By now we are sure everyone has heard the headlines about Charlie Sheen having HIV after he announced it on the Today show last week. Being a divorce attorney, the first thought that came into my head was how mortified his ex-wives Brooke Mueller and Denise Richards must have been after his revelation. In his interview on the Today show, Sheen mentioned that people had been blackmailing him for years threatening to leak the information. Since he couldn’t afford to keep his disease a lie anymore, he disclosed it on live T.V. so the threats would stop.
Now the new threats have arrived- his ex-girlfriends (some who happen to be prostitutes) are claiming they want to see criminal charges brought against him for failing to disclose that he was HIV positive prior to having intercourse with them. Sheen claims he was diagnosed four years ago, but his former girlfriends claim he had symptoms of HIV prior to that time and therefore must have known. According to certain ex-girlfriends, he only used lambskin condoms which only prevent against pregnancy and not STDs. Since these women were not married to Sheen, their relief will come in criminal or civil suits, but what if you’re married and living in Texas and your husband/wife gives you a sexually transmitted disease? Is it grounds for divorce?
Texas is a no-fault state- you can get divorced for insupportability, but you can also claim fault and get divorced for other reasons such as adultery, cruelty, felony conviction, and abandonment (Texas Family Code Section 6.001-6.007). If your spouse has knowingly transmitted a sexual disease to you, and you would like to file for divorce based on that fact, you may file for divorce on the grounds of cruelty and adultery. Cruelty is when one spouse acts in a way that causes physical or mental damage to the other spouse. Having sexual intercourse with your spouse during marriage without telling them you have an STD may be considered cruelty in Texas.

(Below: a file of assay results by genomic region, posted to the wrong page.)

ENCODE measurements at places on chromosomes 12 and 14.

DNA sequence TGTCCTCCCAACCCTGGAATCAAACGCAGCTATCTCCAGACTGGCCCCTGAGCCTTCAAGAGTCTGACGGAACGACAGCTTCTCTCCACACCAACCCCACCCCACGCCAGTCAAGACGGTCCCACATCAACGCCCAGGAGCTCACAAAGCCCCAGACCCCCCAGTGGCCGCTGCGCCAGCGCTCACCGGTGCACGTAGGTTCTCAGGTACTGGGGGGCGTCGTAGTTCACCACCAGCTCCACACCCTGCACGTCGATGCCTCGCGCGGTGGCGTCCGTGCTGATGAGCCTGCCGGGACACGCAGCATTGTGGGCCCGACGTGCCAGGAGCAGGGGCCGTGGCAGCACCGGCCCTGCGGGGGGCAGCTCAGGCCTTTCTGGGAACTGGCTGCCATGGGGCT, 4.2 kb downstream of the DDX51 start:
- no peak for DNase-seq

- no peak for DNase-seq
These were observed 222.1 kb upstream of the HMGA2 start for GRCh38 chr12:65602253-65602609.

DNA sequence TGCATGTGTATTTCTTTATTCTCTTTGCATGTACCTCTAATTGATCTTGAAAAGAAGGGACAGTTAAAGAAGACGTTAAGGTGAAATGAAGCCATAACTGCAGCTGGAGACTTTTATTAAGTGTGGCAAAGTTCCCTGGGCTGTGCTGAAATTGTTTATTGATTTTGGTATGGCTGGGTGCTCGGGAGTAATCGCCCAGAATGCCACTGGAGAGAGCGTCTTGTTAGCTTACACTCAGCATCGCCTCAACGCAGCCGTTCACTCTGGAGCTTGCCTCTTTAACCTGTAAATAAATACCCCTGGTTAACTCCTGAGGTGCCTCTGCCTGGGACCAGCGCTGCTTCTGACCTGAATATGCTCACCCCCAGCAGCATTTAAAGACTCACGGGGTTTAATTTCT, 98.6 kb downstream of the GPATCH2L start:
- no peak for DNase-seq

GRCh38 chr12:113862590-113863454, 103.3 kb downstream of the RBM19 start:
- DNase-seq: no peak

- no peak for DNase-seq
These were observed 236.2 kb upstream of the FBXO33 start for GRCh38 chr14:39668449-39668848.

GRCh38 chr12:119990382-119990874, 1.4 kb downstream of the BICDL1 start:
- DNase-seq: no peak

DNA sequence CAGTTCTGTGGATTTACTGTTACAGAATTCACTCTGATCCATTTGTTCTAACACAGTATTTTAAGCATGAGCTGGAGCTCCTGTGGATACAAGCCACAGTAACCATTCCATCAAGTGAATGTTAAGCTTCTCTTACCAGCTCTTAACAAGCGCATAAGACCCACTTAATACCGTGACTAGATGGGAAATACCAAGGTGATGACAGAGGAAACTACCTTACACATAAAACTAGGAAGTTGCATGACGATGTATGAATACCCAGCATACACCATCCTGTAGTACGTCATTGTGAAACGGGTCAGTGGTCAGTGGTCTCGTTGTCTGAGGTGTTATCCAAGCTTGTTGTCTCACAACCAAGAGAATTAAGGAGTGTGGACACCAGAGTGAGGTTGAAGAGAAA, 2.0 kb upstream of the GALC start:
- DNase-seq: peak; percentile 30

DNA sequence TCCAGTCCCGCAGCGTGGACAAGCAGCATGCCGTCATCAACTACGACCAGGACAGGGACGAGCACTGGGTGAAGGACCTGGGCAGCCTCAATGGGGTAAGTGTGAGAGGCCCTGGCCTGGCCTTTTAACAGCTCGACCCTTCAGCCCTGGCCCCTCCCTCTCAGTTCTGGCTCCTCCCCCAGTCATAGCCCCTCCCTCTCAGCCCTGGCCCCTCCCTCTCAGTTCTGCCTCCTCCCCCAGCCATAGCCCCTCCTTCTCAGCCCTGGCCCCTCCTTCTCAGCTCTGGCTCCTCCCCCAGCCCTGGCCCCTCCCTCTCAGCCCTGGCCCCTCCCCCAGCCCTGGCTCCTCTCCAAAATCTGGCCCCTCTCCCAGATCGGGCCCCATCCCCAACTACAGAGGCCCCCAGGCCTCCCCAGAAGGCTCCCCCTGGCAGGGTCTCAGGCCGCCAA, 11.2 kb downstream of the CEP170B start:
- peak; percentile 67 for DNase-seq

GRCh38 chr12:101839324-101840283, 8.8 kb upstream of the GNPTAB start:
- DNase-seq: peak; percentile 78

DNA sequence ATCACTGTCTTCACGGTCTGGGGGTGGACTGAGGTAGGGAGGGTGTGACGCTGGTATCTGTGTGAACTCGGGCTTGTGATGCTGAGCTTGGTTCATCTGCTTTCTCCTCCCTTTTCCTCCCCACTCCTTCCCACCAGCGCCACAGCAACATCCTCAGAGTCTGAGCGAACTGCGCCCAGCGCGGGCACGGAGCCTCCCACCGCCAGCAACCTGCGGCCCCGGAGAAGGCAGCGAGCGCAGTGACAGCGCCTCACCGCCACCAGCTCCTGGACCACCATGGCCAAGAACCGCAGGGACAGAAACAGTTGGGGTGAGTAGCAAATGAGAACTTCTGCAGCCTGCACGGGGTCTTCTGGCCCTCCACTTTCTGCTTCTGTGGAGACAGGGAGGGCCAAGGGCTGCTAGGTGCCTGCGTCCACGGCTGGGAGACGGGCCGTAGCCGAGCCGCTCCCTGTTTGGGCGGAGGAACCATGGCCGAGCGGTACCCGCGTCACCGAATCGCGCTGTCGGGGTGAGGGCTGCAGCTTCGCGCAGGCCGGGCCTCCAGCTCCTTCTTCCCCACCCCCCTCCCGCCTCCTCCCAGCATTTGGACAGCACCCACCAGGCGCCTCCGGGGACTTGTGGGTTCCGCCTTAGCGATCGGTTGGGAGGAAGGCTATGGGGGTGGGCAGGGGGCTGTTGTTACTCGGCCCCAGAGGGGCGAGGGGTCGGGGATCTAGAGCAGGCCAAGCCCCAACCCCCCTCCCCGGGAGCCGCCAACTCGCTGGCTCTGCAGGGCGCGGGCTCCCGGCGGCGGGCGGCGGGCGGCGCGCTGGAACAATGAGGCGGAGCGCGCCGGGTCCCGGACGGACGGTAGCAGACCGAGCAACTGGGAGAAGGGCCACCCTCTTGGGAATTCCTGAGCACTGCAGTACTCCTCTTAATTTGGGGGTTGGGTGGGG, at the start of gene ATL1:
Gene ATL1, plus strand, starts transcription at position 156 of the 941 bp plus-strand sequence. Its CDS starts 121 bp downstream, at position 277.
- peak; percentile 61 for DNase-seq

In addition to having grounds for filing for divorce in Texas, the Court may look at the knowing transmittal of an STD as a tort and may consider it in granting the injured spouse a disproportionate share of the community estate based on the wrongdoing spouse’s behavior. The claim is based on traditional negligence principles. This means that you have to prove that your spouse indeed has or had an STD, knew about it, and gave it to you without any warning prior to having intercourse. If you can prove this, the Court can award you a larger portion of your total marital estate to compensate you for your physical and/or emotional anguish.
For more questions on filing for divorce in Texas on fault grounds, schedule a consult by calling 214-692-8200.